Japanese multinational conglomerate and one of the world’s largest public companies, SoftBank (OTC: SFTBY) has posted serious losses on its Vision Fund, exited its entire Uber stake at a loss, and is preparing to cut jobs.
With all the turmoil it faces, will SoftBank go bankrupt? With numerous SoftBank investments ending in losses over the last few years, a restructuring wouldn't be a total surprise — but the firm will likely do everything in its power to avoid such an outcome.
SoftBank’s latest bad news: Vision Fund posts $21.6 billion in losses.
For SoftBank, the bad news just keeps coming. The latest has to do with the company’s Vision Fund, a venture capital fund that lost a staggering $21.6 billion in the fiscal first quarter.
The Vision Fund is built on a foundation of technology stocks, a sector that has experienced intense volatility YTD. The reported losses are the fund’s second-largest losses ever.
Overall, the Vision Fund’s losses contributed to a major company-wide net loss, juxtaposing a net profit the previous quarter and marking the biggest losses SoftBank has endured yet.
According to SoftBank CEO and founder Masayoshi Son, “The market and the world is in confusion.” As a result, the Vision Fund will be more conservative on its investments moving forward. SoftBank said that “the global downward trend in share prices due to growing concerns over economic recession driven by inflation and rising interest rates” are to blame.
SoftBank exits Uber and Alibaba.
SoftBank was able to increase its liquidity by $5.6 billion recently by selling entire stakes in certain positions. One such position was with Uber Technologies Inc. (UBER). SoftBank also sold Alibaba Group (BABA) via something called a forward contract, which is basically a non-standardized, customized version of a futures contract.
SoftBank’s troubles mount and job cuts are inevitable.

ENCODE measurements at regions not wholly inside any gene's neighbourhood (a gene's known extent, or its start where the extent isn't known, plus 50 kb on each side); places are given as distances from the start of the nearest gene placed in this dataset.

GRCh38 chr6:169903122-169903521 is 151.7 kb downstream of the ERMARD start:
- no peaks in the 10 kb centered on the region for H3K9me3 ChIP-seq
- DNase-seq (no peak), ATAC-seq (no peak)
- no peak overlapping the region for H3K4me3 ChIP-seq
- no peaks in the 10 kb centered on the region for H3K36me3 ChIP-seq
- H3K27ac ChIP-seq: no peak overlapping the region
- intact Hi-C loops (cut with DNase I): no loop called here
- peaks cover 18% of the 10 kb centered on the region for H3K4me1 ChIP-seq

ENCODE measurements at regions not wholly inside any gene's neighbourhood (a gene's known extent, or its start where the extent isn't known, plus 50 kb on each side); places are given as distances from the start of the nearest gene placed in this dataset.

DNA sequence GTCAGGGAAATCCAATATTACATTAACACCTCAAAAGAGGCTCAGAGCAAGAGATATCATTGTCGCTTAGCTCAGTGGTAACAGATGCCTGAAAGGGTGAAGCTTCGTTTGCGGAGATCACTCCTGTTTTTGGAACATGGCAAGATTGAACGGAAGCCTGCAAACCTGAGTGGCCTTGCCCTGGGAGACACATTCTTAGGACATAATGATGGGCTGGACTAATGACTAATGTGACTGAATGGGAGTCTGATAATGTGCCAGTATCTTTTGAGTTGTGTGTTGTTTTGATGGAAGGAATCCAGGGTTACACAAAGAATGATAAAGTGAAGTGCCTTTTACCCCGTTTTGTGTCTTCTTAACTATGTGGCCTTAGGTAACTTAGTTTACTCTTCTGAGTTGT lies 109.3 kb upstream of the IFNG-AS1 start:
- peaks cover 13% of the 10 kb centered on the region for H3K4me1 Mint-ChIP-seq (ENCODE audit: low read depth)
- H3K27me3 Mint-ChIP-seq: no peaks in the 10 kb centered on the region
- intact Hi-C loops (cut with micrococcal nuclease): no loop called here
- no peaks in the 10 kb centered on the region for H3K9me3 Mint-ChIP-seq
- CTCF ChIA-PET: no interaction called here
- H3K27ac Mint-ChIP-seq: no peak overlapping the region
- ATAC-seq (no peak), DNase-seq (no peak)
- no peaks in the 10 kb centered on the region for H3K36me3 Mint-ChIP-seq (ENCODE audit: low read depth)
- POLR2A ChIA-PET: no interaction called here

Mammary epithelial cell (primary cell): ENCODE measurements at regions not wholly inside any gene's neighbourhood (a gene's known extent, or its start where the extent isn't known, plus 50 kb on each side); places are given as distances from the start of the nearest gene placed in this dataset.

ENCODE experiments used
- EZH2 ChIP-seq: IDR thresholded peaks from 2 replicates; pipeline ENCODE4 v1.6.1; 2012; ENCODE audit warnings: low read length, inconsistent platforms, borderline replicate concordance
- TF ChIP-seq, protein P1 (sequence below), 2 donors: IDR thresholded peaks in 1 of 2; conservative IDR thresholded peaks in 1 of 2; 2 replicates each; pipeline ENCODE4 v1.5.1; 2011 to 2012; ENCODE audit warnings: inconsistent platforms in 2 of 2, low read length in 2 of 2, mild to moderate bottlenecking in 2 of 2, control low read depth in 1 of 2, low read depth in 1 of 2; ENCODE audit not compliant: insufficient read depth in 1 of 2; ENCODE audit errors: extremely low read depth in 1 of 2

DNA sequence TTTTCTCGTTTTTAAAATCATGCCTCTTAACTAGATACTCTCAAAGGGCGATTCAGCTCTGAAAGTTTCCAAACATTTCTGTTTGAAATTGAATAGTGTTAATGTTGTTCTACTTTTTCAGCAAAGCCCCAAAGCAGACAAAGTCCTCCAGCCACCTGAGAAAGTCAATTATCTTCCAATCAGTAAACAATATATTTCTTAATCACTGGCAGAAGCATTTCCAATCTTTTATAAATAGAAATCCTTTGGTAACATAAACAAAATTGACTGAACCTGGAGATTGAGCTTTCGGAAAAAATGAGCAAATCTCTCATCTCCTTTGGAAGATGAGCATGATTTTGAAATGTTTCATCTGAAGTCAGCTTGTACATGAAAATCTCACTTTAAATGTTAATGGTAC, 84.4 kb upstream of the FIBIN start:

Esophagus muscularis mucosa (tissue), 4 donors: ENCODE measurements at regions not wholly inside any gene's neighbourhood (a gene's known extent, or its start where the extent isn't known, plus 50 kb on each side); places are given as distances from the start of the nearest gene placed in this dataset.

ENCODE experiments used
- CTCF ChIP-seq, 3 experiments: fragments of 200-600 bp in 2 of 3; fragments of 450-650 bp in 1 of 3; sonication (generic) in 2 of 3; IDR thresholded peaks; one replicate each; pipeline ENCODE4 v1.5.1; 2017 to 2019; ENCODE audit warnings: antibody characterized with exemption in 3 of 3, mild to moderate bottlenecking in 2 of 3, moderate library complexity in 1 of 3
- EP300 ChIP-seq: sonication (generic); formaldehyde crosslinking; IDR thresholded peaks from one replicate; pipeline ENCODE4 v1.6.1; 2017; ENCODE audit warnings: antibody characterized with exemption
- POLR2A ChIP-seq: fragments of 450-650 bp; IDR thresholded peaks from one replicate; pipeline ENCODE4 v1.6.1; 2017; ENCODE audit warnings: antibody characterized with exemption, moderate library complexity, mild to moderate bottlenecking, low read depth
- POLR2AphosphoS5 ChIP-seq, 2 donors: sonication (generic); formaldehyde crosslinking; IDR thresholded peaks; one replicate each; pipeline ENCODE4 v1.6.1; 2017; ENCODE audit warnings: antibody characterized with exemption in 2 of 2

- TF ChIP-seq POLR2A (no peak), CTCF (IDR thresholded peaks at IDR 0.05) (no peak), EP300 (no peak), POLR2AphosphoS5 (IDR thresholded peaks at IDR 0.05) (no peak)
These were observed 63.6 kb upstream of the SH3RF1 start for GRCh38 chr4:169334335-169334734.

SoftBank reportedly plans to cut jobs at the Vision Fund arm. As investments in the Vision Fund slow to a crawl, the department’s workforce is poised to consolidate. According to Son, “We need to cut costs with no sacred areas.” This maneuver will be in addition to company-wide cost reductions.
In the previous fiscal quarter, SoftBank posted $27.4 billion in losses for its Vision Fund, which so far remains the largest loss yet. At the time, SoftBank assets fell on South Korean e-commerce company Coupang’s losses, embattled Chinese rideshare firm DiDi Global’s troubles, and more.
Prior to the fall of WeWork, SoftBank invested more than $10 billion in the company. Now, the Japanese firm continues to work to make up those losses, but it’s coming up short.
Will bankruptcy follow suit?
In May, SoftBank held debts amounting to $140 billion. According to The Economist, this was “the sixth-largest pile for any listed non-financial firm in the world.” More losses only make SoftBank’s situation worse, but it hasn't pointed to bankruptcy as a way out yet. In the meantime, Son (commonly referred to as Masa) will have to wait and see if his adjustments to the company’s investments work to get it out of the hole.